The examples of death caused by human misbehaviour are murders, accidents due to human carelessness, and suicides. This is the misuse of freedom and authority that Allaah has delegated to human beings for the purposes of the test. Whenever human actions cause death, it is a sin for which the person responsible will be held accountable and punished. If a person is victimized by the misbehaviour of another person, the victim will be fully compensated.

We can say that there is a combination of both natural and human factors where human misbehaviour such as overeating, unhealthy eating, smoking, overindulgence, etc. combined with biological disposition accelerates the onslaught of death. In this situation, a person himself is partly responsible for his death. People are also partly responsible when life is short-circuited due to the problems caused by gene-mutations because of in-breeding based on racial, ethnic and fraternal prejudices. The same is true when people become an easy target to disease because of keeping the body defenses weak through bad habits. In these situations, people will be held accountable for their personal actions such as excessive consumption, waste of resources, prejudices and bad habits.  

In a pure Islamic society, death through human misbehaviour shall absolutely be minimized because:

  • People do not kill each other, nor do they commit suicide;
  • People eat healthily and moderately;
  • People are free of biases and prejudices -- they marry based on piety alone which keeps the gene pool healthy and strong;
  • Items injurious to health are forbidden, hence, not consumed; and,
  • A healthy Islamic lifestyle is practised.

The mechanisms of death are designed to keep the occurrence of death unexpected and random (from a human perspective only, because nothing is random or unexpected from Allaah’s perspective). Since death comes to different people at different ages, and because the underlying causes and all the factors responsible for it are not usually known to people, it can be termed random from a human’s perspective. Due to the randomness of the cause of death, some people die in their mother’s wombs, some in childhood, some in youth etc, all the way to some who die at a very old age.

This randomness in expiry of one’s period on earth makes the test more genuine. The validity of the test requires that people do not know the time of their death, because had they known their time of death, they would be able to plan their period of disobedience and repentance. That would not have been a true test for the whole life. As no one knows about their time of death, people who want to obey Allaah are always on their toes in obedience, so that whenever death comes to them, they die in the state of Islam (in full obedience to Allaah SWT). Even those people who slip, make mistakes (i.e. sin), and then realize their mistake and want to repent know that they will be forgiven if they repent before the time of their death – which is right now because death can come at any moment. In this way, the uncertainty of the time of death is also a great mercy of Allaah SWT as it encourages people to remain prepared all their life for the Hereafter, thus improving their chances to be saved there.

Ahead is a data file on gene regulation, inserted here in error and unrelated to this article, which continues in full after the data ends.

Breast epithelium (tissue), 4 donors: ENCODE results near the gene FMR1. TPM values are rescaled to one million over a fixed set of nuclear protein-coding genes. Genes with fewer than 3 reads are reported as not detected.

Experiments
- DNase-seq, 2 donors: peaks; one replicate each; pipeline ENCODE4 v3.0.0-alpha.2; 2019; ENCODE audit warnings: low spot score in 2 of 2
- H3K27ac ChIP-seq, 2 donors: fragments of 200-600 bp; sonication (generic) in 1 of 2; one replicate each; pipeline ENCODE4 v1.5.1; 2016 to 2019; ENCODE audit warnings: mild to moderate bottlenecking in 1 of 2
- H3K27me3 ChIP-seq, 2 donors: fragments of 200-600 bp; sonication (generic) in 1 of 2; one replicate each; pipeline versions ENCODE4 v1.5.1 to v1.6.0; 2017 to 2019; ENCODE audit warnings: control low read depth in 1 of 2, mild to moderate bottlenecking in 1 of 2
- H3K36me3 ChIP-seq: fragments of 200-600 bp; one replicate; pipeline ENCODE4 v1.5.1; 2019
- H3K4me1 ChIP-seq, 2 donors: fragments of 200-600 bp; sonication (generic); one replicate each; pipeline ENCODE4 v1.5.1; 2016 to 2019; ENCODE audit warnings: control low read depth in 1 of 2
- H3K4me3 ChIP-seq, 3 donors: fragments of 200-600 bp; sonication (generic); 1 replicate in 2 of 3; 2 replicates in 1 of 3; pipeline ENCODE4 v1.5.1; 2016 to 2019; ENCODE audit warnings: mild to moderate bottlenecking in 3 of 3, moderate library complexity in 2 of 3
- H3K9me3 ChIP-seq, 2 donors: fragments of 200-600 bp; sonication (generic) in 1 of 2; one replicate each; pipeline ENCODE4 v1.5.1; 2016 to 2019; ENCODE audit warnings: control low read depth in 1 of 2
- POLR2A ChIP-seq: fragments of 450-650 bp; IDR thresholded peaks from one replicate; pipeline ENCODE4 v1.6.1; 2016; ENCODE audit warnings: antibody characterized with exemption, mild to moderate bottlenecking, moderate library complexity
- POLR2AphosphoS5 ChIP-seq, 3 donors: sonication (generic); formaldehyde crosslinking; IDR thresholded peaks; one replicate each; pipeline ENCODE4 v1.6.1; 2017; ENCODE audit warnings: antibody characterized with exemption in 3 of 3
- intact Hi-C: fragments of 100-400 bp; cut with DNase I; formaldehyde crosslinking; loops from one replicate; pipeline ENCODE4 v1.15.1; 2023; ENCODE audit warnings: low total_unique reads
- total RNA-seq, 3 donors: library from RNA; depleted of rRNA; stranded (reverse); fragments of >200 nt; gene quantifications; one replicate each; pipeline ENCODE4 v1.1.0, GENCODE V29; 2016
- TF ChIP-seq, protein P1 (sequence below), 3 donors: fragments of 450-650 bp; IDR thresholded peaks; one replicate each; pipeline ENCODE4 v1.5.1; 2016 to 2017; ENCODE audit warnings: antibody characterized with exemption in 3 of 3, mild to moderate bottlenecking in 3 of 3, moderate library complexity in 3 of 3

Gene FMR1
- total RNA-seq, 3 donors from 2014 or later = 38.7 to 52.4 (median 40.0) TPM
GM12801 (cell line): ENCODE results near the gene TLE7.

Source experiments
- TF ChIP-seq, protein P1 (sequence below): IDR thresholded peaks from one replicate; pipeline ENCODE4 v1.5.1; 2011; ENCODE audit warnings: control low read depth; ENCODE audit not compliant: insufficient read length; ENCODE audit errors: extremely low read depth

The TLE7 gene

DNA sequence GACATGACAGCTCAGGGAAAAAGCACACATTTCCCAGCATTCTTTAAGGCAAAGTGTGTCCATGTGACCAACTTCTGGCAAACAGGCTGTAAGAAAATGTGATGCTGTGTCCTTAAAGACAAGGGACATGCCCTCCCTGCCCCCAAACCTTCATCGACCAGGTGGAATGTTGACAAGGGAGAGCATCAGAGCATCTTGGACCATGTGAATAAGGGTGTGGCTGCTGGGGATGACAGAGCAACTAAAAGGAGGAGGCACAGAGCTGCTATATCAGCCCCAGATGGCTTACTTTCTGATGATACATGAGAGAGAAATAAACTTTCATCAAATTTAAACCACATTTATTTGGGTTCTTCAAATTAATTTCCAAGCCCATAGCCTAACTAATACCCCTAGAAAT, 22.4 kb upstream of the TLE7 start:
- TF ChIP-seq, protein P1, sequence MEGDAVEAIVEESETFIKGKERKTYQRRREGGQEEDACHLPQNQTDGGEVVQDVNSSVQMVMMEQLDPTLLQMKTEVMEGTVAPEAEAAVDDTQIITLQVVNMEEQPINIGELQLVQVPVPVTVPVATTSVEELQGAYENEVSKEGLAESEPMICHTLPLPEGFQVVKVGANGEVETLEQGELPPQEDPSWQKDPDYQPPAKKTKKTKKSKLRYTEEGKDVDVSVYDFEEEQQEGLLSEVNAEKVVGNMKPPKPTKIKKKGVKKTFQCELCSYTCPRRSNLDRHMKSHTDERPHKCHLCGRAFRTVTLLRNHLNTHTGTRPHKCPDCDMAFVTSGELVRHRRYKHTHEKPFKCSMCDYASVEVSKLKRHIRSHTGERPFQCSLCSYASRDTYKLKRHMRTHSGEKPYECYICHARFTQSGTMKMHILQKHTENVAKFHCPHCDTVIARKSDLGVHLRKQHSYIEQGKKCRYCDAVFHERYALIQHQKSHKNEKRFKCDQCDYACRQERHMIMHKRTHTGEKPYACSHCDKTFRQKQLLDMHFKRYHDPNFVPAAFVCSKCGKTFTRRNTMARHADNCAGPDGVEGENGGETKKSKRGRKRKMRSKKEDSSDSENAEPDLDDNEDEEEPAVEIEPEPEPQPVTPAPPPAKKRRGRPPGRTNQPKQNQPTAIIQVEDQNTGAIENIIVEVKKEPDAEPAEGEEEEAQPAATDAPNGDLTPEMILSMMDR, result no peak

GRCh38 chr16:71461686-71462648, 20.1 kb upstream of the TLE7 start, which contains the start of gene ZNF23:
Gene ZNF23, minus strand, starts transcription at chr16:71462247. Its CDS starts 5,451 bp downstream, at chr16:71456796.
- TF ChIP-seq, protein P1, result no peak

Whatever the cause of death, what dies is the physical body of the person. The human soul is extracted and taken by the angels of Allaah SWT. The soul continues its existence in the metaphysical world where time is irrelevant. We must remember that time is a temporal concept which relates only to this world as we know it. Because we have only experienced time, we do not know what timelessness or eternity means. We will discover it only after our death.

Say: “The angel of death, put in charge of you, will recover you fully (take your souls), then you shall be brought to your Lord.”  As-Sajdah 32:11

And if you could but see when the wrongdoers are in agonies of death, while angels are stretching their hands (saying): “Deliver up your souls”.  Al-An‘aam 6:93

Perspectives on Life and Death

To ensure survival of species, Allaah has endowed every living creation, including human beings, a strong desire to survive and live. At the same time, death has been instituted to move people on to the next phase of life.

Considering both of these aspects, the balanced view about life and death for a Muslims is that:

As a general rule, every Muslim must endeavour to preserve and protect life considering it as an opportunity to perform more obedient acts to Allaah. In particular, every means humanly possible must be undertaken to preserve and prolong someone else’s life.